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Re: [ontolog-forum] More on Watson

To: "[ontolog-forum]" <ontolog-forum@xxxxxxxxxxxxxxxx>
From: Stephen Young <steve@xxxxxxxxxxxxxxxx>
Date: Wed, 23 Feb 2011 18:56:51 +1100
Message-id: <AANLkTimbcBVXbE5jsLAzFQwej_fgL1+KeCOtYGNdjPHx@xxxxxxxxxxxxxx>
I've been lurking on this forum for half a decade now and figured it
was time I made a contribution ;-)  I've found the various “search for
the holy upper ontology” discussions interesting – and John Sowa's
comment in this thread about what such an ontology might look like for
Watson caught my eye...    (01)

> There is some discussion in the UMIA reports about a very simple
> ontology, which I suspect is not much more than a hierarchy of
> terms with very little axiomatization.    (02)

This comment by Ed Barkmeyer on the earlier Watson thread also resonated:    (03)

> In so many words, I think we can all agree that "the real Semantic Web"
> is going to be based on natural language processing -- a combination of
> smart algorithms and brute force -- and Watson is the demonstration that
> its time is now.    (04)

Some of my company's recent experiences mirror both of these
“Watson”-related themes so I thought I'd share them.  Please forgive
any formal inaccuracies in my comments here – I'm an applications and
database person (with some grounding in cognitive science),  and not a
scholar in this field.    (05)

I strongly believe that a universal “upper ontology” is possible if
its axioms are kept simple enough – a place where every “human”
concept exists or can exist without ambiguity.   I'm happy to outline
my reasoning if anyone is interested – but really, the point is moot,
because we've gone ahead and built one anyway.    (06)

The core tech for it is our own distributable graph database.  Into
this we've plugged a (very) simple upper ontology based on WordNet.
It's so simple in fact that we're much more inclined to use the terms
“semantic map” or “universal schema”, depending on the audience.    (07)

The question is: how useful is an ontology this simple?  Well, not
very – if all you have is WordNet.   So we threw in another 12 million
concepts extracted from dbPedia and located them within the map using
some basic NLP - to see what we could do with them.    (08)

With little more than some optional directedness and quantification as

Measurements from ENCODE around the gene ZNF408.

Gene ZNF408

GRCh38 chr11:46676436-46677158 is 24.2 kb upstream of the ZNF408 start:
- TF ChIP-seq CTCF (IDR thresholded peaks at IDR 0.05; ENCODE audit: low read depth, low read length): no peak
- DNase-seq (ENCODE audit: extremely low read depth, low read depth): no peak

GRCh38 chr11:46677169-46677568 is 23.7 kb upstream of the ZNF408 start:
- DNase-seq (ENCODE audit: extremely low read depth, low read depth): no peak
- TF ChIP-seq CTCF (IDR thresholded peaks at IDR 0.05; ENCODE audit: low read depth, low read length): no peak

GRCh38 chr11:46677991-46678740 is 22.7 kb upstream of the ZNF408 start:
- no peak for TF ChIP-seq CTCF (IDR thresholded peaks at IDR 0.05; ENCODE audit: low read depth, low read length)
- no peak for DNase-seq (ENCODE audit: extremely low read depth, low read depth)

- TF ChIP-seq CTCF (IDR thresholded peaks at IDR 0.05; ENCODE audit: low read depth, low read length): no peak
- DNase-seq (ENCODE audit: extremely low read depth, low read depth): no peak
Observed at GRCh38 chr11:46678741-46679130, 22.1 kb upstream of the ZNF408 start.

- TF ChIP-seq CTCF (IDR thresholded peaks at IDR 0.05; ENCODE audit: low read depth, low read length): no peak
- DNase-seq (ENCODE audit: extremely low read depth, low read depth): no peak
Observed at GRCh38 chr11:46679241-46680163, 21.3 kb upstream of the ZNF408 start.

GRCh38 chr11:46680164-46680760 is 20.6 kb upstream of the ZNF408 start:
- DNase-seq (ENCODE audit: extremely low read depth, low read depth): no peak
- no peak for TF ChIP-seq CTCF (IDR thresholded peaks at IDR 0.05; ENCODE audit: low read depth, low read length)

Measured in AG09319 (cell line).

axioms it's difficult to do much sensible data extraction – let alone
reasoning.  We've ended up with a sort of “semantic landscape” that is
really only useful if you're willing to process  largish subgraphs.
We've had to rely heavily on the concepts surrounding those we're
interested in – their “context” if you will.  This is where the “brute
force” comes in.  A typical useful query requires hundreds of
thousands of traversals, most of which are four hops or more. It's not
the sort of approach you'd entertain without modern hardware.    (09)

That said, we can do some pretty interesting things with it.  So far,
this is what it looks like the map will be useful for...    (010)

1) Connected, concept-based indexing and search.  Even if that's all
it's good for, in many respects it's an improvement on the current
keyword paradigm.
2) A universal structure for shared data.  If it can sensibly handle
“upper level” concepts, all other concepts and data are just a matter
of scale.
3) A framework for interoperability and upon which to hang a variety
of applications – including domain ontologies and other weak AI.  i.e
a framework for doing a “Watson”.    (011)

If it can be made truly universal in its usefulness, we believe the
map should be a community resource.  I'm still not sure just what form
that “sharing” should take, but we've made a start by creating a new
take on the semantic wiki – you can see at on-line at  http://wik.me.
It's an early beta, so please be gentle ;-)    (012)

Some of the features of the wik.me site made possible by this semantic
map are...    (013)

1) Self-organisation of facts in concept-focussed “pages”,  based on
their position within the map.
2) Keyword search that finds concepts using their axioms.
3) The ability to modify the map in real-time using some basic NLP.    (014)

What we're doing is not really "ontology" in the sense generally
discussed on this forum, but I'm happy to discuss it further if people
here are interested and think it's appropriate.   Alternatively, there
are groups ( http://knowledgerights.org/group/wikmeTech  and
http://knowledgerights.org/group/wikmeGovernance ) over at the
Knowledge Rights Forum that I've set up for the purpose of discussing
wik.me issues in detail.    (015)

Steve    (016)

On 22 February 2011 10:22, John F. Sowa <sowa@xxxxxxxxxxx> wrote:
> Ferenc,
> Since I did not work on Watson, all I know about it is what
> I have read about UMIA,...    (017)

Stephen Young
CEO @ factnexus.com
Architect @ wik.me
Founding member @ knowledgerights.org    (018)

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